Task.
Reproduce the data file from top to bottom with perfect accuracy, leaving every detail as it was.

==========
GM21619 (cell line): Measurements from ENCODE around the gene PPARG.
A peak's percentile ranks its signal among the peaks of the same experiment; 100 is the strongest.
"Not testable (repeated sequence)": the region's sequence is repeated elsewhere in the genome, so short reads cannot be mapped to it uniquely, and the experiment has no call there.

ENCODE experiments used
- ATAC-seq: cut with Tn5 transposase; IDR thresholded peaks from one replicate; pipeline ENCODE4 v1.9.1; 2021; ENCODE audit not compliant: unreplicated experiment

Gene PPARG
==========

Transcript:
GM21619 (cell line): Measurements from ENCODE around the gene PPARG.
A peak's percentile ranks its signal among the peaks of the same experiment; 100 is the strongest.
"Not testable (repeated sequence)": the region's sequence is repeated elsewhere in the genome, so short reads cannot be mapped to it uniquely, and the experiment has no call there.

ENCODE experiments used
- ATAC-seq: cut with Tn5 transposase; IDR thresholded peaks from one replicate; pipeline ENCODE4 v1.9.1; 2021; ENCODE audit not compliant: unreplicated experiment

Gene PPARG